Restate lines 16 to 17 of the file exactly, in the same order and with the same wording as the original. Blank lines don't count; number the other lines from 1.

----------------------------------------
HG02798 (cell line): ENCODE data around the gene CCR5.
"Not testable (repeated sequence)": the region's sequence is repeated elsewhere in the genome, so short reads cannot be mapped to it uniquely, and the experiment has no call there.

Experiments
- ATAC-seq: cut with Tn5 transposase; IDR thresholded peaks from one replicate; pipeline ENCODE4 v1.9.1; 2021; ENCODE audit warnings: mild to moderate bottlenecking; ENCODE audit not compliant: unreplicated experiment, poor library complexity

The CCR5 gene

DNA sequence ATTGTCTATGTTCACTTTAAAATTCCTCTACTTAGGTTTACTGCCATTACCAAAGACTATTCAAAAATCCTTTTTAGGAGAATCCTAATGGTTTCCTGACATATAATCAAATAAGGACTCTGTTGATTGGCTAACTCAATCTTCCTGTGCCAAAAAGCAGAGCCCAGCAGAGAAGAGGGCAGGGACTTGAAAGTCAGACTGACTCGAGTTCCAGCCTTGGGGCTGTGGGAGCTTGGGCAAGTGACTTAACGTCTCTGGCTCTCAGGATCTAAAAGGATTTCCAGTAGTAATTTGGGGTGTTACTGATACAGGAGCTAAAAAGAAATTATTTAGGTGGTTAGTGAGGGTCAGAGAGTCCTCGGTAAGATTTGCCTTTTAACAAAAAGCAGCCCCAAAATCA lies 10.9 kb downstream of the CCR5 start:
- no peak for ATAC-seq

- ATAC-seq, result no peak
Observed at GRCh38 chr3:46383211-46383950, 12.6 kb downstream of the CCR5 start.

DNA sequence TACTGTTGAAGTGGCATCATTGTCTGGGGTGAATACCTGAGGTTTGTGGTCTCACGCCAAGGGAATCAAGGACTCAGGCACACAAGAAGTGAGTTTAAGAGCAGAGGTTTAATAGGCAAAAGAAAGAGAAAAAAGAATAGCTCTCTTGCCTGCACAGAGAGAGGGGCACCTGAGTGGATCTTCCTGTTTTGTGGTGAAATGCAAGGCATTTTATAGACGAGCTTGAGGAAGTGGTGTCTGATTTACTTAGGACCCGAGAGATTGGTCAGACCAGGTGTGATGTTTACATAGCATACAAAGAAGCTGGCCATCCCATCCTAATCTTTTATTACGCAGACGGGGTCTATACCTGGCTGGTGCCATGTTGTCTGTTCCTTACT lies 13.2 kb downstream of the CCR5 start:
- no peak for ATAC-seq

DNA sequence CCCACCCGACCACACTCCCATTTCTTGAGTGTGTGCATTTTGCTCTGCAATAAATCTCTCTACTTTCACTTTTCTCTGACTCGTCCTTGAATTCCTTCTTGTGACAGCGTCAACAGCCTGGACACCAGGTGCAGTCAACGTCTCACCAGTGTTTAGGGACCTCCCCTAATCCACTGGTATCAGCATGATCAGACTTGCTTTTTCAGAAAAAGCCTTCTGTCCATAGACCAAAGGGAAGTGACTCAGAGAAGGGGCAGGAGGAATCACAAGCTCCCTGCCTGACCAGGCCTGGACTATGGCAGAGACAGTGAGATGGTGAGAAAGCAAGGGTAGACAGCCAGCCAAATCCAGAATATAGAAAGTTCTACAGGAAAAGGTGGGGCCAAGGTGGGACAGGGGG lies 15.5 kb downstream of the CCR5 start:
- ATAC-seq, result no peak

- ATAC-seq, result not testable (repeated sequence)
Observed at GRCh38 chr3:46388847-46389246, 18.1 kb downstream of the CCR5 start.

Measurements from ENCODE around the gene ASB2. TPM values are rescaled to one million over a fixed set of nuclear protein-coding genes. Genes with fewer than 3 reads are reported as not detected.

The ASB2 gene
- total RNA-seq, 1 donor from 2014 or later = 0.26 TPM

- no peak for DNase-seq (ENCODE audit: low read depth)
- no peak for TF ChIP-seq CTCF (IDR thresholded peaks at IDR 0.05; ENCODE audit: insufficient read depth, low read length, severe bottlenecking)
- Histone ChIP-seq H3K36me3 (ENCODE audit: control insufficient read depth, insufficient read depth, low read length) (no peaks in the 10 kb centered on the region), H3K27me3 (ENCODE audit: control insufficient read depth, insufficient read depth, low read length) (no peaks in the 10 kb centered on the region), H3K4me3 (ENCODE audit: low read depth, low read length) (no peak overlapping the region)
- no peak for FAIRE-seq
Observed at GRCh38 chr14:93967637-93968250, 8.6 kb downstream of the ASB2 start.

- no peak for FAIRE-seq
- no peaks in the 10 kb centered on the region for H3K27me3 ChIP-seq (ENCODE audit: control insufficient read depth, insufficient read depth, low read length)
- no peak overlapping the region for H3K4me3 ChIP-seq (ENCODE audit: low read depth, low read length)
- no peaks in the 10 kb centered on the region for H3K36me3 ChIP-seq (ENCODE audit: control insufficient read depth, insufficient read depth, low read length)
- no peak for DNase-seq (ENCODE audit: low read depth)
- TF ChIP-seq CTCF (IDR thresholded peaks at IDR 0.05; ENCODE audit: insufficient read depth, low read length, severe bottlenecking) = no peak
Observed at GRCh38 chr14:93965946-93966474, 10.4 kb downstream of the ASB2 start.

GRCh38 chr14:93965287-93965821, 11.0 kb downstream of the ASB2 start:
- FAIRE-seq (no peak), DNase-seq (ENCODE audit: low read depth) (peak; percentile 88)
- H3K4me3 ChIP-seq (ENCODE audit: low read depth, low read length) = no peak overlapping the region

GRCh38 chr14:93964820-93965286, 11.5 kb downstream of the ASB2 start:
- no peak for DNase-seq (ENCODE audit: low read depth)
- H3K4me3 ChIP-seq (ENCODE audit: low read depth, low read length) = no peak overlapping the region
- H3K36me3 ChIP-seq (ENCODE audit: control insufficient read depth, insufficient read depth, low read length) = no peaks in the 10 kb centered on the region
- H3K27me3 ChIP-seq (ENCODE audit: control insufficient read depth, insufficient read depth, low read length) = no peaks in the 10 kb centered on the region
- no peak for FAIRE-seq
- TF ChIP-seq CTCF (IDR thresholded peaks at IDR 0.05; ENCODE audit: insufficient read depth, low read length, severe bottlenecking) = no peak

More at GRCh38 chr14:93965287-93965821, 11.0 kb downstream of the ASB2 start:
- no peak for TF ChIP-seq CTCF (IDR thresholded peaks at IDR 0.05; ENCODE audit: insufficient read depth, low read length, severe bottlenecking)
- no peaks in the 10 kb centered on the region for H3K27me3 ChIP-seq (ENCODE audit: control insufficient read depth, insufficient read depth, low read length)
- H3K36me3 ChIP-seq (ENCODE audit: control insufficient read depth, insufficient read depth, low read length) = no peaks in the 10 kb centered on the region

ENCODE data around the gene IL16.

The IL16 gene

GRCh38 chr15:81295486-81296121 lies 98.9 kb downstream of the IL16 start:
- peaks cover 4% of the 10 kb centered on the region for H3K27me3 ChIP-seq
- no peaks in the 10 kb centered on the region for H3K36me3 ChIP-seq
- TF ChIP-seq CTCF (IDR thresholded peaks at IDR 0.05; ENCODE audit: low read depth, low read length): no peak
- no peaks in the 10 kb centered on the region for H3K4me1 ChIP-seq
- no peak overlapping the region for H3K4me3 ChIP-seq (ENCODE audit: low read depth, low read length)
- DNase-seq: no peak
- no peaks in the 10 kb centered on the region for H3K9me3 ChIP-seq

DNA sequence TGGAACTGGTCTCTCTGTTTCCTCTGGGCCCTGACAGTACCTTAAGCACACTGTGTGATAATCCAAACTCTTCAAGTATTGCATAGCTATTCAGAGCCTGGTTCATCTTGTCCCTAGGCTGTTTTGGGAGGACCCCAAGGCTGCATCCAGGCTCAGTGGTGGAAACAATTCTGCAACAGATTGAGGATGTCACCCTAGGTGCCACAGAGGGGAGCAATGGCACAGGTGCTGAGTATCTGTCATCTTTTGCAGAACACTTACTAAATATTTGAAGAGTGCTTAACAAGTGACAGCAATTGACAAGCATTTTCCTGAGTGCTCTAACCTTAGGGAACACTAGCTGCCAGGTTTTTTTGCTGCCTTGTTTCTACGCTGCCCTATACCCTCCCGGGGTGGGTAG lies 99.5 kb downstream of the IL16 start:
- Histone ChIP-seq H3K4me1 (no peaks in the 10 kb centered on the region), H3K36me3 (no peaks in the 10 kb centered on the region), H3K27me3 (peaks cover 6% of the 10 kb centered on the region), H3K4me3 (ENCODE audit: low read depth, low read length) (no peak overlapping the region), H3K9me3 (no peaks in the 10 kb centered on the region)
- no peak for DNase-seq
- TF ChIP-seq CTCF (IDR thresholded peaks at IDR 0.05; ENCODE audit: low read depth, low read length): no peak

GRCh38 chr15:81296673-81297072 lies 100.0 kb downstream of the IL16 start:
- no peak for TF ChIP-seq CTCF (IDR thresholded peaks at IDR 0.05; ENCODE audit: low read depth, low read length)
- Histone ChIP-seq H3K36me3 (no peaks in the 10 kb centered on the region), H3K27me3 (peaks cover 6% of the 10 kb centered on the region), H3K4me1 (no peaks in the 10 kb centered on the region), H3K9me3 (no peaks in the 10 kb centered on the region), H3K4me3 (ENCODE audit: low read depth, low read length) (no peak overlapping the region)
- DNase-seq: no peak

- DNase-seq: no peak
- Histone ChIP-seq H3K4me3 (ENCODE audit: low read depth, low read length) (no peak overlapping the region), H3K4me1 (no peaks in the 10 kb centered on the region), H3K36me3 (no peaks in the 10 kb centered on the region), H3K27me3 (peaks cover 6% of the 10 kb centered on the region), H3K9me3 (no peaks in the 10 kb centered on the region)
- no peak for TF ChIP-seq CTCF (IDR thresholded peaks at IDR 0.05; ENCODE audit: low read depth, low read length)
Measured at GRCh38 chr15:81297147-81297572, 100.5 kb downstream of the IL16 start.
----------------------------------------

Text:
Measurements from ENCODE around the gene ASB2. TPM values are rescaled to one million over a fixed set of nuclear protein-coding genes. Genes with fewer than 3 reads are reported as not detected.

The ASB2 gene